Washington: A University of Cincinnati research has shown that global warming may be impacting the blooming cycle of plants.
According to the research, native plants in southwestern Ohio are flowering significantly earlier, a finding attributes, at least in part, to global warming.
University of Cincinnati biologist Denis Conover has done extensive plant studies in Hamilton County Parks and the Oxbow area. Here he studied a specimen at Burnet Woods.
Conover’s results reveal that for species that were observed flowering during two distinct multi-year surveys, a significant number of wild plants (39 percent) bloomed earlier from 2005 to 2008 than when he recorded the same species’ blooming times from 1992 to 1996. Forty-five percent of the plants bloomed at the same time, and 16 percent bloomed later.
“I was doing a plant survey to see how the wetlands had changed over the years, and I noticed a lot of the plants were blooming earlier than they had in the previous survey,” said Conover.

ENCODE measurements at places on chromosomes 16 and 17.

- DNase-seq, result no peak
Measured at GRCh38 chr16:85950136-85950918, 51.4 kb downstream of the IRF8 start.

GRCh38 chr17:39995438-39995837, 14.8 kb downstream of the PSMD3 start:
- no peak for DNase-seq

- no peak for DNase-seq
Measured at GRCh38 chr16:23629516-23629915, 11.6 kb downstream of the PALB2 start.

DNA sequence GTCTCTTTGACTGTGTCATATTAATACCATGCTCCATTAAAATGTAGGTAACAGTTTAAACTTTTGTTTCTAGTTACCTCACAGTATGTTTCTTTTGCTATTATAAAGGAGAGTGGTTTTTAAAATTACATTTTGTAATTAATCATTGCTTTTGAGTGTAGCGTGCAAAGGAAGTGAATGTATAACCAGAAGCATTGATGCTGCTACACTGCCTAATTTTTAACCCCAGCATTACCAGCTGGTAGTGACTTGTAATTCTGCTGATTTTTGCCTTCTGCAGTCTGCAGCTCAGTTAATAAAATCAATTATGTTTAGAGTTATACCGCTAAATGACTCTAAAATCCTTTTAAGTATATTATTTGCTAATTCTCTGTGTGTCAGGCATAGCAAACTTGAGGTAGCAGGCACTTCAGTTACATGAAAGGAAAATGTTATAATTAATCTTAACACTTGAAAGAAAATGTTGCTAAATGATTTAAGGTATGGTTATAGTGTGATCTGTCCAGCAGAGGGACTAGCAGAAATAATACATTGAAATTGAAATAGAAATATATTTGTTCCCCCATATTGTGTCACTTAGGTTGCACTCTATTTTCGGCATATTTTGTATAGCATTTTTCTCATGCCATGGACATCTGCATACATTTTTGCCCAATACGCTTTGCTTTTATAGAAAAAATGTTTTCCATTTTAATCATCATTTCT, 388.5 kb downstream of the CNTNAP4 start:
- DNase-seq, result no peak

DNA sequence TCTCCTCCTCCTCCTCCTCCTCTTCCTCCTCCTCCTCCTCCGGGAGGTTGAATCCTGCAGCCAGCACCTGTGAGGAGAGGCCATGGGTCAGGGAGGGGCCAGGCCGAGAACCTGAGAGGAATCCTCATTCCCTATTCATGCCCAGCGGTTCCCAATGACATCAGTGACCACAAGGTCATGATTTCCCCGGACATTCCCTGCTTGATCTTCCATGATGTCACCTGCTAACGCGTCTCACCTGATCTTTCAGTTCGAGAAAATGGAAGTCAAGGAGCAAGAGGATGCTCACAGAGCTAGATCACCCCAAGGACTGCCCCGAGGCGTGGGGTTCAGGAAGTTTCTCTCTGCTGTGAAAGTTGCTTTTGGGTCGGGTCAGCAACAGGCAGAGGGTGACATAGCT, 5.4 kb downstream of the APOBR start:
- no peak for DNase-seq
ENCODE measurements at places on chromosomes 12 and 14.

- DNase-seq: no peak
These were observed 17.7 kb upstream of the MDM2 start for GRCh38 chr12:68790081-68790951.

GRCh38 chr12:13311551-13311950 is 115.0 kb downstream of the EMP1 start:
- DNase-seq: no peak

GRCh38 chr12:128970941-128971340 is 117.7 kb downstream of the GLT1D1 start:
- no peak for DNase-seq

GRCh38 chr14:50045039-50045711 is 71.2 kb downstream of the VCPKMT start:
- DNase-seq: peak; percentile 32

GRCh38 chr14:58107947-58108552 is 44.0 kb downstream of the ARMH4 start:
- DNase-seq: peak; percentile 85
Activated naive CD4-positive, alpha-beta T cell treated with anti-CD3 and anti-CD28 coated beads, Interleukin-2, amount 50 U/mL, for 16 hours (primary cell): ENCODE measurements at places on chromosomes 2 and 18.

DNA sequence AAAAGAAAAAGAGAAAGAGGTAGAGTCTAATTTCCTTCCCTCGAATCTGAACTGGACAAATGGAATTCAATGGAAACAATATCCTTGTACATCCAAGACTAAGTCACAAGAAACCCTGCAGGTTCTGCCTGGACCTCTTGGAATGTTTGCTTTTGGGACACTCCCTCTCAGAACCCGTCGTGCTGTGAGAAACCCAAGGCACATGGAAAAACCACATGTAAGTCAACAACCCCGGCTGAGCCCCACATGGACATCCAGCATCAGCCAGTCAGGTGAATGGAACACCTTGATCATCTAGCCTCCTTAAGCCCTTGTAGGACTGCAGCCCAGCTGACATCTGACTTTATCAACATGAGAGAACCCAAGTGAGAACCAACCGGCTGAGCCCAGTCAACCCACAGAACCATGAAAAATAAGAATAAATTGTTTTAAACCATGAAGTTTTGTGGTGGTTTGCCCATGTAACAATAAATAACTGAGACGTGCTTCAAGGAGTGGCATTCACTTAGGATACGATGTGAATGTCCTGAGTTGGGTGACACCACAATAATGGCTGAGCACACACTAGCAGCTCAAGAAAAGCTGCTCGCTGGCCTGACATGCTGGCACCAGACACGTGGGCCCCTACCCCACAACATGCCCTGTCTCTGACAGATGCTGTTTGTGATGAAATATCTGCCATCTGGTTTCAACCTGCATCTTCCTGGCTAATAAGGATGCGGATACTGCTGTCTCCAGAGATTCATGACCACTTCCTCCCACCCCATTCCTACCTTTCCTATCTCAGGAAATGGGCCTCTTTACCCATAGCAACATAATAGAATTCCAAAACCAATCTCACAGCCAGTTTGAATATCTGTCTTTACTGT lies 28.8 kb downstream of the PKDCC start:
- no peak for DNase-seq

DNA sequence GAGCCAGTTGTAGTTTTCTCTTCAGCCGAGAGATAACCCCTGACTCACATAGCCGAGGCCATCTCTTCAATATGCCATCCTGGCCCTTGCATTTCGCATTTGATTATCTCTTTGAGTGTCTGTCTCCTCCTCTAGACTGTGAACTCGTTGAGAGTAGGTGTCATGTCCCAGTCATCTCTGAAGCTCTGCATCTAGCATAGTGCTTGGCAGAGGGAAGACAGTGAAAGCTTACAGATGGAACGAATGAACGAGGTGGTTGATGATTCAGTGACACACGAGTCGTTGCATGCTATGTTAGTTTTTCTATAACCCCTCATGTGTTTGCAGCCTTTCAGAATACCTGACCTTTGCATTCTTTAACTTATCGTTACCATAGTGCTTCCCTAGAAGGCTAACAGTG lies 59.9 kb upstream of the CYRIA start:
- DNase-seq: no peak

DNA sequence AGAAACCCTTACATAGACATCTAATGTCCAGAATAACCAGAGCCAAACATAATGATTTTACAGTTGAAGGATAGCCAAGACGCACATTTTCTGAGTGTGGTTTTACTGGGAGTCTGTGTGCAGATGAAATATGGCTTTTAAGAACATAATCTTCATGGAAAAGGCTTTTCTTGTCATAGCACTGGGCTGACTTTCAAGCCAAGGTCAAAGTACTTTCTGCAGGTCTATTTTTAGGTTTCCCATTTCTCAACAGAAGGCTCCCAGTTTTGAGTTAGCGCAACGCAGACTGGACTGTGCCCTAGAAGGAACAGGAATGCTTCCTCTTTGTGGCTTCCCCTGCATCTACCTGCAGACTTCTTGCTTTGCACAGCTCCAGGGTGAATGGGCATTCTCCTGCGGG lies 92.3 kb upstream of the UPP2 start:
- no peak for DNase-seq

The biologist pointed out that the mean annual temperature during the survey periods increased nearly 2 degrees from 53.38 degrees (11.88 C) to 55.27 degrees (12.93 C) in roughly a decade’s time.
“This is a big change for such a short time period.” said Conover.
“There is a lot of data coming from all over the world indicating that biological communities are being impacted by warmer temperatures,” added Conover.
Conover worked closely with UC’s Steve Pelikan, a math professor, who crunched all the data from the surveys. Pelikan said he found both the number of earlier-flowering plants and the temperature change from one survey to the next to be statistically significant.
Conover’s wild-plant research follows a similar pattern of findings from a recent 30-year garden-plant study in southwestern Ohio (McEwan, et al.).
The research has been published in the December issue of Ecological Restoration.